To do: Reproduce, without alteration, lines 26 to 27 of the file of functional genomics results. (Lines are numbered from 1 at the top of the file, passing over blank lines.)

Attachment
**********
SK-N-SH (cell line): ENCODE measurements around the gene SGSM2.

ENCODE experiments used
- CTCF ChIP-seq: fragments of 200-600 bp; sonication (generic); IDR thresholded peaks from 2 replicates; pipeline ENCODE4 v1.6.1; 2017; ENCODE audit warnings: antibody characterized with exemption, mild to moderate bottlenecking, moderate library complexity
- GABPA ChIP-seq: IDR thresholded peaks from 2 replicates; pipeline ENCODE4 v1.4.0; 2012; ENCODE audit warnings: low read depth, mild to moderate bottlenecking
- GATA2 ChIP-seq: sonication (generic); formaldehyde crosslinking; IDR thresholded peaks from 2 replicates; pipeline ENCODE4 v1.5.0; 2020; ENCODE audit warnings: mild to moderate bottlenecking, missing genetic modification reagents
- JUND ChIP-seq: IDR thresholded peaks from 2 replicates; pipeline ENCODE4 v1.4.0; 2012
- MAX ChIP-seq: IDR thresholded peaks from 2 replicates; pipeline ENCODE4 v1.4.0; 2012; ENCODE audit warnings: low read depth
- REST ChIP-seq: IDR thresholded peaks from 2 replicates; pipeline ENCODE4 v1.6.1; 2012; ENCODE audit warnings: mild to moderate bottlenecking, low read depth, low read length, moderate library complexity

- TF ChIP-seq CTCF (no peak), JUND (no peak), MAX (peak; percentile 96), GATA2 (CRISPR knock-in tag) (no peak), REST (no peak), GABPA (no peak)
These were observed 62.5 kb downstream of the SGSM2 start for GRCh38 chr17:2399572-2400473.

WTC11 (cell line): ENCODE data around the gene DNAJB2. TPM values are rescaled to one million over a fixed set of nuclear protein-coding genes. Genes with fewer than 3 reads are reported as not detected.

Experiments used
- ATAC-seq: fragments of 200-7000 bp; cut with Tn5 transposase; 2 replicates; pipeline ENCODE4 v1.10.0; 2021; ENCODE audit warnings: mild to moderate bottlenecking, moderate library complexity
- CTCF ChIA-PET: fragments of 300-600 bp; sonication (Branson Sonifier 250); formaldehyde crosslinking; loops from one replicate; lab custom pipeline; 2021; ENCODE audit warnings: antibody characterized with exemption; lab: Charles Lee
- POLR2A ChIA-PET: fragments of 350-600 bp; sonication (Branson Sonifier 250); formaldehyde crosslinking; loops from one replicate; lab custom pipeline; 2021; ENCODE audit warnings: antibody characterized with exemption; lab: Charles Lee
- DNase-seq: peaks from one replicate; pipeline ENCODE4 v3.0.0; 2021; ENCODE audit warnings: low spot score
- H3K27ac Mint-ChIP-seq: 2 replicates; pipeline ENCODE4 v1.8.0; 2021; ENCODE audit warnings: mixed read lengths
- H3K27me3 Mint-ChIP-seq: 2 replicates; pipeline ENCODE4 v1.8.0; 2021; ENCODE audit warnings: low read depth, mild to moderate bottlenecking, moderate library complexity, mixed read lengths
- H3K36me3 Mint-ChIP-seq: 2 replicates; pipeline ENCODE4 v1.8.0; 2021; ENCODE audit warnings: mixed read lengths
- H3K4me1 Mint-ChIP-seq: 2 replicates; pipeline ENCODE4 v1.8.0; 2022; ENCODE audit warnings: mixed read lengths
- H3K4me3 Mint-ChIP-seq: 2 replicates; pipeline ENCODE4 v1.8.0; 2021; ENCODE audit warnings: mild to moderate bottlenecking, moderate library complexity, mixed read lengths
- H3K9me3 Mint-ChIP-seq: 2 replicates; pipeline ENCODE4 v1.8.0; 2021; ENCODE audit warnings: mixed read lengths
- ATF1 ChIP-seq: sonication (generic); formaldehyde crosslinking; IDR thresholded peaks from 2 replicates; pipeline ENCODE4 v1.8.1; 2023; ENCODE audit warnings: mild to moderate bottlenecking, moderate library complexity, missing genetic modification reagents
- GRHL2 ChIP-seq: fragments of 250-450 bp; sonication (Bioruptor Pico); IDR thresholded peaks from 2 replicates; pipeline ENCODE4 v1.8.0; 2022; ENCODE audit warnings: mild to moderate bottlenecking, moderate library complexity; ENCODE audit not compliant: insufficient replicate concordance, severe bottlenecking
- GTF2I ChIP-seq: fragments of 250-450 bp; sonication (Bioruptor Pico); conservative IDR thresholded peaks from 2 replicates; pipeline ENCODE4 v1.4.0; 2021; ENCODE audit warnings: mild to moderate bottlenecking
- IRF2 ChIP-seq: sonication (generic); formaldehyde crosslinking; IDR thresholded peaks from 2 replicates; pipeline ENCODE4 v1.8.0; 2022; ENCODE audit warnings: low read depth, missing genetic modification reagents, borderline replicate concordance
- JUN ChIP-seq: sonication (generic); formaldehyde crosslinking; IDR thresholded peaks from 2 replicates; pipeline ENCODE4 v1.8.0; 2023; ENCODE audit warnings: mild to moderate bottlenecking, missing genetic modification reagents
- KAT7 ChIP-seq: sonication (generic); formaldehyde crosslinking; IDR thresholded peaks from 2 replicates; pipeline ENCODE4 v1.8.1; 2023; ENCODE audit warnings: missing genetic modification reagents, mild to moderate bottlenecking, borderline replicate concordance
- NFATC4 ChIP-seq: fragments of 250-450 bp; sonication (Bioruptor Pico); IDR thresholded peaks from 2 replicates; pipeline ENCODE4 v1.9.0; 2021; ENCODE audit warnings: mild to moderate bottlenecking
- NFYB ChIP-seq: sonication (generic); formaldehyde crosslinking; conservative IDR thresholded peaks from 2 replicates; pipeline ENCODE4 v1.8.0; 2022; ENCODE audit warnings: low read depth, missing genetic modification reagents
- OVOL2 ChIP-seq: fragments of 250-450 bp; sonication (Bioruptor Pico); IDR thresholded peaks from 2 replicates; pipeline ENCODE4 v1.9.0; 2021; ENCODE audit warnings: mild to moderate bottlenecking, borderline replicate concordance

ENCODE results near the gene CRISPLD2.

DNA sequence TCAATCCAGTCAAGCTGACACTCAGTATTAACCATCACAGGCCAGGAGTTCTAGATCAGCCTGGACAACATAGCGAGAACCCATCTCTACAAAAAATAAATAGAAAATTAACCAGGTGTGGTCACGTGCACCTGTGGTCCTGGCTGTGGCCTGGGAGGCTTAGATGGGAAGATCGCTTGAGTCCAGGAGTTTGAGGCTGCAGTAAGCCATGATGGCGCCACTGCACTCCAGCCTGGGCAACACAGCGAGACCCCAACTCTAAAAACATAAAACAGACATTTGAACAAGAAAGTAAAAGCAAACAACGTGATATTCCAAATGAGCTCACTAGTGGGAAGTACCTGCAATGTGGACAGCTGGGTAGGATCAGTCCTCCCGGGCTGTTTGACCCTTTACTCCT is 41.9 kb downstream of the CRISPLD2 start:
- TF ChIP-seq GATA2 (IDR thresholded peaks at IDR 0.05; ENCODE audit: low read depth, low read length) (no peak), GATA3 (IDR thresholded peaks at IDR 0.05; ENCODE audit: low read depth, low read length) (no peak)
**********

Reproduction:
- IRF2 ChIP-seq: sonication (generic); formaldehyde crosslinking; IDR thresholded peaks from 2 replicates; pipeline ENCODE4 v1.8.0; 2022; ENCODE audit warnings: low read depth, missing genetic modification reagents, borderline replicate concordance
- JUN ChIP-seq: sonication (generic); formaldehyde crosslinking; IDR thresholded peaks from 2 replicates; pipeline ENCODE4 v1.8.0; 2023; ENCODE audit warnings: mild to moderate bottlenecking, missing genetic modification reagents